Deck space for an Australian yacht has to be a mix of shade and light, thus the oversized hydraulic swim platform and the spacious foredeck lounge give sunlight; while the aft deck and flybridge offer good shade. In between, during my walk-through, I’m protected by high bulwarks and overhangs like you find on most trawler-style yachts. Underfoot, thick teak cladding ensures grip and comfort for bare feet before you relax on the twin sunbeds for some bow riding or lazy anchor days. And you can rest easy because the rode setup is more than adequate with twin vertical Australian Muir VRC4500 windlasses and deep anchor lockers. Going alongside is done via Muir capstans, wide fairleads and huge cleating to minimise any dramas. 


In the 1980’s Turkish businessman, Sebahattin Hafizoglu developed a passionate regard for the historical schooners of the Bosporus, the Turkish Gulets. These traditionally used lateen sails for propulsion but also use large diesel nowadays when they operate as charter boats and cargo boats. Hafizoglu decided to reinterpret them for modern sensibilities, using state-of-the-art cold moulded wood and epoxy techniques and founded Vicem in 1991. Business gurus call this seeking a ‘market differentiator’ but it was a clever way of harnessing artisan skills while using modern methods. So, the hull of the Vicem 95 has four cross-ply layers of mahogany plywood that are impregnated using the industry standard West Resin System with special reinforcing and a collision bulkhead at the bow, encased in a thick stainless sheath. Looking around the hull insides, showed me a smooth finish with stringers and frames every 0.6m, creating a rigid hull; yet one that is much quieter and arguably more sea-kindly than other materials. However, the adaptable yard can build in GRP or even steel, should the owner require it. Overall, the Vicem 95 is an impressive custom vessel that is Turkish-made but in many ways typically Australian really, being understated rather than ostentatious; yet with solid functionality and flare.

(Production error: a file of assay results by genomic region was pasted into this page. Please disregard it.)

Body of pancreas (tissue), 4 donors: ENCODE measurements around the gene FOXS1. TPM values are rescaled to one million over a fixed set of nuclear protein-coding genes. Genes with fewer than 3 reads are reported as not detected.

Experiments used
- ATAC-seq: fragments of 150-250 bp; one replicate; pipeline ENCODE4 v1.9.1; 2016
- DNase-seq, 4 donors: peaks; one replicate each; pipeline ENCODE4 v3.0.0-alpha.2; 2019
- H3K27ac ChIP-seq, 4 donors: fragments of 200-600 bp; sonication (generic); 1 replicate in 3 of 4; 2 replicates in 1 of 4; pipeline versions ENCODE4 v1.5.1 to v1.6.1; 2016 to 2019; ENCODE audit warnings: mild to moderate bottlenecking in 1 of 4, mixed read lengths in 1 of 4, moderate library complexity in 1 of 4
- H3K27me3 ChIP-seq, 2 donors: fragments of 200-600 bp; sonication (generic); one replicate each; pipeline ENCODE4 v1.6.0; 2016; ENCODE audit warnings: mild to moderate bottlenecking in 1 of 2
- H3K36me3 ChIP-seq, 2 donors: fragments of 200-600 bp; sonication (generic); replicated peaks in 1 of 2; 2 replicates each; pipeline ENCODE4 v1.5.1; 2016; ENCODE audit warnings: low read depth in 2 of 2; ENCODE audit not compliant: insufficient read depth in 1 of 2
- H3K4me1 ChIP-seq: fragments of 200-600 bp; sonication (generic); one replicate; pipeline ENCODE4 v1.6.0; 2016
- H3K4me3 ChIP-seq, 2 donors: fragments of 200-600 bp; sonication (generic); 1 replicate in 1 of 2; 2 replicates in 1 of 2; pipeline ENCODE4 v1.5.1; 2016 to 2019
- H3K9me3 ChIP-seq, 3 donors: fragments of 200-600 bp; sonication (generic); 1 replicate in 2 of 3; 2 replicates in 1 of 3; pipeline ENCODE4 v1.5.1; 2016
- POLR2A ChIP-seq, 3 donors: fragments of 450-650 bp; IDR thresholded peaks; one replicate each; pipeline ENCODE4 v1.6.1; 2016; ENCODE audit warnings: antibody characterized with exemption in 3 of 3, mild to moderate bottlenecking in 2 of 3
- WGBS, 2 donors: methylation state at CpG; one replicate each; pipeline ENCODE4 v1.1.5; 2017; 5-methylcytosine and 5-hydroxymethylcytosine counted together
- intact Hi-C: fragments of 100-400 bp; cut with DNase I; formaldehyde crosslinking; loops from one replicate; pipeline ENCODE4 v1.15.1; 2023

A vessel of this size naturally has a lot of systems and usually a professional crew along with specialist technicians to run it. This is largely true for the Vicem 95, yet it is mostly a fairly basic design, such as traditional wiring (rather than digital buses) with some key modern features. Like the intelligent Humphree vertical stabilisers. I’ve used these on other brands, such as Fleming, and they operate within the beam of the vessel but act like a kind of rudder system to stabilise – both at rest and at anchor. The engine room is reached via a massive bulkhead door in the crew quarters. Dominated by the Onan 27 kva generator set in the middle and MTU 10-cylinder common rail, sequentially turbocharged diesels on each side. Having worked briefly as a big yacht engineer, I know the feeling of being stuck in engine rooms, so I always seek out the ventilation and fireproofing systems. Both were more than adequate on the V95, as were the deep bilges to cope with any water ingress. The fuel system includes six baffled tanks to manage the 16,277 l load and a polishing system to deal with varying qualities taken aboard during foreign voyages. Sensibly, sight gauges are used in addition to electric readouts. Other equipment includes a large capacity Stella Aquarius (240 l/phr) watermaker and Dometic 720,000 BTU aircon units. 


Price POA

Length 96′ 4” – 29.3 m

Beam 23′ 0” – 7.60 m

Draft 5′ 7” – 1.70 m

Displacement 121,984 metric tons

Max. Persons Capacity 12

Engines 2 x MTU 10V 2000 M96L 1600 bhp @ 2450 rpm

Fuel 4300 gals – 16,277L

Water 550 gals – 2080L

Maximum Speed (knots): 8.2 – 19

Cruising Speed (knots): 9.2 – 13.3

Construction Cold moulded mahogany, West System Epoxy


 RPM         KNOTS          L/h         L/nm

1000          8.5             46           3007

1300         10.2             90         1845

1500         11             160         1119

1700         12.6             234         876

2000         14.7             356         672

2450         18.2             570         520